In addition, we gave a presentation to an agronomy class at URI on our hop farm and SARE project this past fall.

Project Outcomes

Assessment of Project Approach and Areas of Further Study:

Potential Contributions

We feel that our results will contribute greatly not only to current hop farmers in New England that may be considering changes to their current trellis systems but also aspiring hop farmers still in the planning phase.

Future Recommendations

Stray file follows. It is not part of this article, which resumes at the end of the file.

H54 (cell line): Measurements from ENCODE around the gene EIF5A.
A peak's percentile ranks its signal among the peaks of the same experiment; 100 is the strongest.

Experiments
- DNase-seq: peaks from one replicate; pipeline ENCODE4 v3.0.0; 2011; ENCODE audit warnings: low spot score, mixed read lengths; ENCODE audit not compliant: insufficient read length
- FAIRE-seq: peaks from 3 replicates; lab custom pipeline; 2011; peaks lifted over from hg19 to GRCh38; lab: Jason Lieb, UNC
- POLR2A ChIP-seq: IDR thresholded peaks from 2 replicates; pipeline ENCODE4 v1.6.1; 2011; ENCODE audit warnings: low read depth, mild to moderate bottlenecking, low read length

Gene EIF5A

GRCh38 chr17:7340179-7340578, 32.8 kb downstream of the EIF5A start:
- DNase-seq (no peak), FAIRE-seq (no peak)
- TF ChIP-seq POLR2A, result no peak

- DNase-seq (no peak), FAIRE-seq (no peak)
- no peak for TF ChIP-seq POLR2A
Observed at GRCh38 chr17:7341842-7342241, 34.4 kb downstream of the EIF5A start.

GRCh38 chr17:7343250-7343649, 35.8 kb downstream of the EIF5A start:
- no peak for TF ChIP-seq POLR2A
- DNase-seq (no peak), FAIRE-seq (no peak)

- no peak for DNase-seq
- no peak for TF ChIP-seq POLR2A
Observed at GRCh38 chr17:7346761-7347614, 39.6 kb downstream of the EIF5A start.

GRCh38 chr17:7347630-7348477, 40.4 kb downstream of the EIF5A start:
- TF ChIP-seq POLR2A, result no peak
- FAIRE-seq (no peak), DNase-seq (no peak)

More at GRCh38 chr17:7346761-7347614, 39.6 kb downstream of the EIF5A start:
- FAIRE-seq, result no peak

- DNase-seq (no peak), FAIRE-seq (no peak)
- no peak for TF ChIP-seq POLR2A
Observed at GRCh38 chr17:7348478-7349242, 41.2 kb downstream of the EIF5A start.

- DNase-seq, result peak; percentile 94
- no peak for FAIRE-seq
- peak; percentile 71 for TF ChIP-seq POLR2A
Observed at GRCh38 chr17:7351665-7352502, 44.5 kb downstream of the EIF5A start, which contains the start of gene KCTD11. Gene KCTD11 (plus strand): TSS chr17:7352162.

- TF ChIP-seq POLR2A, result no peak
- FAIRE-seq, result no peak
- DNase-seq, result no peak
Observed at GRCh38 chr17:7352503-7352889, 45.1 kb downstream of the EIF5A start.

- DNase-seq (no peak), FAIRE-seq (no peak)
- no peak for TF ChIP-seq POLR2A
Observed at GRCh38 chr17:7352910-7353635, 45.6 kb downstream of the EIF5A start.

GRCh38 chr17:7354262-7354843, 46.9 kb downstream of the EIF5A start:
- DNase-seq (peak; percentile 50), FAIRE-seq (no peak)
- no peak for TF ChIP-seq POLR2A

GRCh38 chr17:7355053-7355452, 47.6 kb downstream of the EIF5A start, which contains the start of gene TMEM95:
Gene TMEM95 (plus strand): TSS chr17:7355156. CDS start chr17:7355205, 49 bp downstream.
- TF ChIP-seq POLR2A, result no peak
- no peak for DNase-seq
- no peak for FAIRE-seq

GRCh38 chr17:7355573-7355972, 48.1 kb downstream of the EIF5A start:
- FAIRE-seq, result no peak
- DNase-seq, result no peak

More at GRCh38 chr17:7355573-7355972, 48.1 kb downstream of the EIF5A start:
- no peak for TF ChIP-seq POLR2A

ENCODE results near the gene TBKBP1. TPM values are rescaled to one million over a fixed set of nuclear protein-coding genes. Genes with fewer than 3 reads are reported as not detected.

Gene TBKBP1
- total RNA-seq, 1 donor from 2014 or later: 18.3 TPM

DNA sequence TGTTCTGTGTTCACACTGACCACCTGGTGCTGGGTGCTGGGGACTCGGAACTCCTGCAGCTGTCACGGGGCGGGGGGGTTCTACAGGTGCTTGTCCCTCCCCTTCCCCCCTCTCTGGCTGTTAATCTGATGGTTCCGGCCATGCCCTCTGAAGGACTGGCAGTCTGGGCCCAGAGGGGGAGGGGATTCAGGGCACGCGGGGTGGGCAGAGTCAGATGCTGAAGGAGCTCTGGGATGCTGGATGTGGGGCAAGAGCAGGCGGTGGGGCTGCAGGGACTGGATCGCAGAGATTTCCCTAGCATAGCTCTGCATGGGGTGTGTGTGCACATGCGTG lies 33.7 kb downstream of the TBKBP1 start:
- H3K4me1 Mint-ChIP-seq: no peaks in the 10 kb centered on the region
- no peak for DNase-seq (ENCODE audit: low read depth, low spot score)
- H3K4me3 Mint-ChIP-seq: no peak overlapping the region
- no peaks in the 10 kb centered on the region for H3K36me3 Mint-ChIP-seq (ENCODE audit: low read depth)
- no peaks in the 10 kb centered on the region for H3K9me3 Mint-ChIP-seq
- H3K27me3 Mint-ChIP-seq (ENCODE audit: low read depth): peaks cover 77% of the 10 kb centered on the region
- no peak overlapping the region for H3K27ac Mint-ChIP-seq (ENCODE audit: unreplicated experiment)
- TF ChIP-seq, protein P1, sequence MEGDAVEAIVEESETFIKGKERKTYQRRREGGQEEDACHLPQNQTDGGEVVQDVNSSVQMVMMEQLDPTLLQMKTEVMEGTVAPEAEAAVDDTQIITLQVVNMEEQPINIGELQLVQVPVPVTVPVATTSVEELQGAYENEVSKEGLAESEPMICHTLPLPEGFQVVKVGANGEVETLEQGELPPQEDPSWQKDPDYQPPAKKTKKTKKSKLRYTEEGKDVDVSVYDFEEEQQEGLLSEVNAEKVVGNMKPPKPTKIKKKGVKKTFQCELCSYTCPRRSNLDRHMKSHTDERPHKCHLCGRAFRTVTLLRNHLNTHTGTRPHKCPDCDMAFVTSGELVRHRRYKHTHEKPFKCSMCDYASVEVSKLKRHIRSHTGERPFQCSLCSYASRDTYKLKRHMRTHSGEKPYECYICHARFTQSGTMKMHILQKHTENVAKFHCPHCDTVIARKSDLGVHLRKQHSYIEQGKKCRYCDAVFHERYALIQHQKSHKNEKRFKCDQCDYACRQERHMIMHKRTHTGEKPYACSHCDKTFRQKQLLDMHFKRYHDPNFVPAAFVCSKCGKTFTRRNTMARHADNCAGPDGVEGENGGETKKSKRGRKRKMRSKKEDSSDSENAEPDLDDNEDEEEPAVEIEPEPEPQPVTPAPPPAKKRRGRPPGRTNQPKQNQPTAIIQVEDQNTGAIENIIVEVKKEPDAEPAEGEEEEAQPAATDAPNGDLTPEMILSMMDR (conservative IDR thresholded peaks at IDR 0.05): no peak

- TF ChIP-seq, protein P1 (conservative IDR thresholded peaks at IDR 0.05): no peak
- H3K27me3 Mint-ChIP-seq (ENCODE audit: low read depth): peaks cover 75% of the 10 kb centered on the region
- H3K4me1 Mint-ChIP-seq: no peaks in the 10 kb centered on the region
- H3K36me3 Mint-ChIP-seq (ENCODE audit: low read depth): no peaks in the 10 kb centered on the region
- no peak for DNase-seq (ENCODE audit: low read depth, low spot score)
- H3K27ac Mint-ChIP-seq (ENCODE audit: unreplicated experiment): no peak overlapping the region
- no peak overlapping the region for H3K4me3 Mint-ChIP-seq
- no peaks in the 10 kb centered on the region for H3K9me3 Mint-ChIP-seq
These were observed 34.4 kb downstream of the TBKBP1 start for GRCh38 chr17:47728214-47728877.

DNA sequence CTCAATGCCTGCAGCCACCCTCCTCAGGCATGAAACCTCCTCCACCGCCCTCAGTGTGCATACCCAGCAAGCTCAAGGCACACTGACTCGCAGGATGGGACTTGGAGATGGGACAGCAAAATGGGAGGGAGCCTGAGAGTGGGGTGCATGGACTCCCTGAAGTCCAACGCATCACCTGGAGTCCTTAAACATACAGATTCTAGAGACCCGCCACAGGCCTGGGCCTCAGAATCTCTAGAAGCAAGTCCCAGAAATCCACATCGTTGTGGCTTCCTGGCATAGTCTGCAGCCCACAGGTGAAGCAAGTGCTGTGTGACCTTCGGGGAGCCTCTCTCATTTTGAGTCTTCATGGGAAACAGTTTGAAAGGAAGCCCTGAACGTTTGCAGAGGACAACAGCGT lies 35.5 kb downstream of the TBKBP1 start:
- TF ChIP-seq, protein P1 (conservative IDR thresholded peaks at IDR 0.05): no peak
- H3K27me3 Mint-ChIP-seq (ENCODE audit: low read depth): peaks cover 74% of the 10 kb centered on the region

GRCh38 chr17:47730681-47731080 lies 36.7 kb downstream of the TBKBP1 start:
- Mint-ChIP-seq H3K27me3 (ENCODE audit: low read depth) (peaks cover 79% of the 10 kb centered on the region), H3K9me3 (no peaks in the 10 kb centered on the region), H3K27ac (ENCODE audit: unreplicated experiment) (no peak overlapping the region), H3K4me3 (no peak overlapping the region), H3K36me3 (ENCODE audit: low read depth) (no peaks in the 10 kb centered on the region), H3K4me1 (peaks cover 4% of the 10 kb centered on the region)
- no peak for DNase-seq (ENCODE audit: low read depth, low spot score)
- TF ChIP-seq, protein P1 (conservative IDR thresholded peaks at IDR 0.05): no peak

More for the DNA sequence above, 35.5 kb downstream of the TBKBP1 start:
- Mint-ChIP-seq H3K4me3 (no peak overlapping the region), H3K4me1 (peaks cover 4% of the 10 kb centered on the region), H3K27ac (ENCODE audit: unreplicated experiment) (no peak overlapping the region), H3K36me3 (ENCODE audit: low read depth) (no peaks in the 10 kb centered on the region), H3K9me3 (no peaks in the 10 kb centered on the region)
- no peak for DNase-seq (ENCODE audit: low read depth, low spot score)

One recommendation for a future project would be to investigate either different methods of managing plants on a high trellis, or investigating different options for specialized equipment for high trellises. While there was a definite increase in yield on the high trellis system, the significant increase in labor requirements offset the potenial increase in profit. Better management methods for high trellis systems in New Englad could be extremely beneficial to local hop farmers.

Any opinions, findings, conclusions, or recommendations expressed in this publication are those of the author(s) and do not necessarily reflect the view of the U.S. Department of Agriculture or SARE.